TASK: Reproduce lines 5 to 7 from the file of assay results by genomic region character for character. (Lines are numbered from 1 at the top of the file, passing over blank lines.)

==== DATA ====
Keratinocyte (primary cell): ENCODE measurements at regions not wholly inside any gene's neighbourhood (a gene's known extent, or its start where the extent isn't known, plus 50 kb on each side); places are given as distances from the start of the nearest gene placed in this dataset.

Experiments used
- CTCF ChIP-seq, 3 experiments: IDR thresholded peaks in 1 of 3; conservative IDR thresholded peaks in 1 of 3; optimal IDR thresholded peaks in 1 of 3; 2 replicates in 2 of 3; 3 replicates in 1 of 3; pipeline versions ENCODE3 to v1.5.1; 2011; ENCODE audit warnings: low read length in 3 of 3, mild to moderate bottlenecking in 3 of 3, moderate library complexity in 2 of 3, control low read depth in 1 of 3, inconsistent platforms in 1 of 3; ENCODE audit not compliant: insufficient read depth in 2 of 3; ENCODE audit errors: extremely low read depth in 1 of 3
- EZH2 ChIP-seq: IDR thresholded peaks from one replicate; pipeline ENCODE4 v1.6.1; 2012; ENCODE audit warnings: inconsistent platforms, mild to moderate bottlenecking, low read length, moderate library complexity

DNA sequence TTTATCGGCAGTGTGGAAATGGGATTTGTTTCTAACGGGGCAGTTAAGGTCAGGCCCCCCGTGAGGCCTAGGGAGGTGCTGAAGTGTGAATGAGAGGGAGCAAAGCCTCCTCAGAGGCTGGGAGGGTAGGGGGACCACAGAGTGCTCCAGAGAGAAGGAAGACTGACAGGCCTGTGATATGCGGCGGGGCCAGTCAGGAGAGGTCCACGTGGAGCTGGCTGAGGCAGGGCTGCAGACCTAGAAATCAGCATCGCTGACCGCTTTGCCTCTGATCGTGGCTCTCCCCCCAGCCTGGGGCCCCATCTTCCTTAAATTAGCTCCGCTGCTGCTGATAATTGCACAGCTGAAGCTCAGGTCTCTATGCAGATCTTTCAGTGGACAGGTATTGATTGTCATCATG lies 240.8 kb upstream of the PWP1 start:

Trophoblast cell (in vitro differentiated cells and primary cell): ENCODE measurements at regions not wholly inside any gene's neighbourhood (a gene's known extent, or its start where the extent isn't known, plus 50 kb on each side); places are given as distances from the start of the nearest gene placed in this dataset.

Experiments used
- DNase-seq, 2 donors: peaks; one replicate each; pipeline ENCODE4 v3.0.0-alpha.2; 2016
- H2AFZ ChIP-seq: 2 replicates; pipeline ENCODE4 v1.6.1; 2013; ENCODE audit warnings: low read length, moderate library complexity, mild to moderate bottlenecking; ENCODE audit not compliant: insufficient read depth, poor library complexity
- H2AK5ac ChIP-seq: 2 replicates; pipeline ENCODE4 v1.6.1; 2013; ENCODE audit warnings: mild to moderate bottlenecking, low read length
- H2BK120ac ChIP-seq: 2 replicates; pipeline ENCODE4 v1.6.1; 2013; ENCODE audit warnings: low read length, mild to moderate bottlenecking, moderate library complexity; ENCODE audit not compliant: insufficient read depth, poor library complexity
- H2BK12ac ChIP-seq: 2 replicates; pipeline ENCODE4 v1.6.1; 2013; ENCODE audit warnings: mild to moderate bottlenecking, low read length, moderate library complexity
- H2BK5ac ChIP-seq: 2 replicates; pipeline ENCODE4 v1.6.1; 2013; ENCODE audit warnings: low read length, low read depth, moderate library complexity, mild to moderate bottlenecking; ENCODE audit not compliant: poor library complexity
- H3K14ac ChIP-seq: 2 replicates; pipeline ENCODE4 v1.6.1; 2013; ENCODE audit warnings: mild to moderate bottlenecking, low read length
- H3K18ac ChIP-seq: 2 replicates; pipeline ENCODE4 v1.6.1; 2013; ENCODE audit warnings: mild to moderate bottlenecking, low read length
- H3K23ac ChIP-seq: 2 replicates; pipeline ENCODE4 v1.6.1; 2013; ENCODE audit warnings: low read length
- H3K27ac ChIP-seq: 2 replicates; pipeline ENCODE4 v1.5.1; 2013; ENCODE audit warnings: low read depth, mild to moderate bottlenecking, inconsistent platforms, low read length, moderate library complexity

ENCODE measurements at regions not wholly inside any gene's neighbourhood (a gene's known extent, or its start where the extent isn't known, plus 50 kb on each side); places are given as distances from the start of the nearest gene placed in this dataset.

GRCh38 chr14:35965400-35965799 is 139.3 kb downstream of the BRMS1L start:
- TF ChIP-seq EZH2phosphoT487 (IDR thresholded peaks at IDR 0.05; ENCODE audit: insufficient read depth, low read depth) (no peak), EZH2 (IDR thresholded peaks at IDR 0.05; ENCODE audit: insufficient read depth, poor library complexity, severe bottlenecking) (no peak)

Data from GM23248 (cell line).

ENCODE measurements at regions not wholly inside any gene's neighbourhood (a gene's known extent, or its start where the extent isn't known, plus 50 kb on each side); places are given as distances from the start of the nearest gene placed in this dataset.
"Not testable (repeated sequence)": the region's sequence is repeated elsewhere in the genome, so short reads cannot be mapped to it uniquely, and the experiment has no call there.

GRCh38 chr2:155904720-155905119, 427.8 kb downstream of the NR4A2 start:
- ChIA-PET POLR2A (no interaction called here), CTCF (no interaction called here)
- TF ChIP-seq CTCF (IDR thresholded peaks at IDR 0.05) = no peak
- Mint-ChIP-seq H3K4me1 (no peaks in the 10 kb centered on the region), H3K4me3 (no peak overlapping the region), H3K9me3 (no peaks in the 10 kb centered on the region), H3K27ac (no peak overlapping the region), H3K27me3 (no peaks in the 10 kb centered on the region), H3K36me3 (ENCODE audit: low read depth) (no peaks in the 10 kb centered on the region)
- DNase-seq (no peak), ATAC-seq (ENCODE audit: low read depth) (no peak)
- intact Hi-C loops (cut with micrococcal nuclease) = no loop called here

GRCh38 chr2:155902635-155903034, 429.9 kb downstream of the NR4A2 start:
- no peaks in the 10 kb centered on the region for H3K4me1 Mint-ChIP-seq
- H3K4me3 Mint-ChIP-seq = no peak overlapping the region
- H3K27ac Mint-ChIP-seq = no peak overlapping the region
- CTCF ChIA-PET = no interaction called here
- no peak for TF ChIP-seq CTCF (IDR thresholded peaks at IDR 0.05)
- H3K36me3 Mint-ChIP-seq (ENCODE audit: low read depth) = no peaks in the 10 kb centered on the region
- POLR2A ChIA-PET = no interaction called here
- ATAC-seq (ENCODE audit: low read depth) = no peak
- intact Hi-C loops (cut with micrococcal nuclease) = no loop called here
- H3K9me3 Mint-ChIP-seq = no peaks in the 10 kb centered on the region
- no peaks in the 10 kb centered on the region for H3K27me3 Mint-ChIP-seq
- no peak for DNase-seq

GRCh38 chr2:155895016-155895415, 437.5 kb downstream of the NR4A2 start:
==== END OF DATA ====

DNA sequence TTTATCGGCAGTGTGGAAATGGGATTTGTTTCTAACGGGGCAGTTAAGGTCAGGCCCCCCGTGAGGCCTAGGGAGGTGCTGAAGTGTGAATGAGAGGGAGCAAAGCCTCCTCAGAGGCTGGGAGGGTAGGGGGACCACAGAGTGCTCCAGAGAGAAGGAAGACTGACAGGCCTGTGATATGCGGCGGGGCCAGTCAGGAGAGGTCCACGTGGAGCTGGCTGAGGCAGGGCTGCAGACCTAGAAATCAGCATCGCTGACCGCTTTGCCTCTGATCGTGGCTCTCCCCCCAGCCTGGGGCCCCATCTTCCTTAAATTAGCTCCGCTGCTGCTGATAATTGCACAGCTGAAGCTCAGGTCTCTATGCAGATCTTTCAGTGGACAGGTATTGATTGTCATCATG lies 240.8 kb upstream of the PWP1 start:

Trophoblast cell (in vitro differentiated cells and primary cell): ENCODE measurements at regions not wholly inside any gene's neighbourhood (a gene's known extent, or its start where the extent isn't known, plus 50 kb on each side); places are given as distances from the start of the nearest gene placed in this dataset.

Experiments used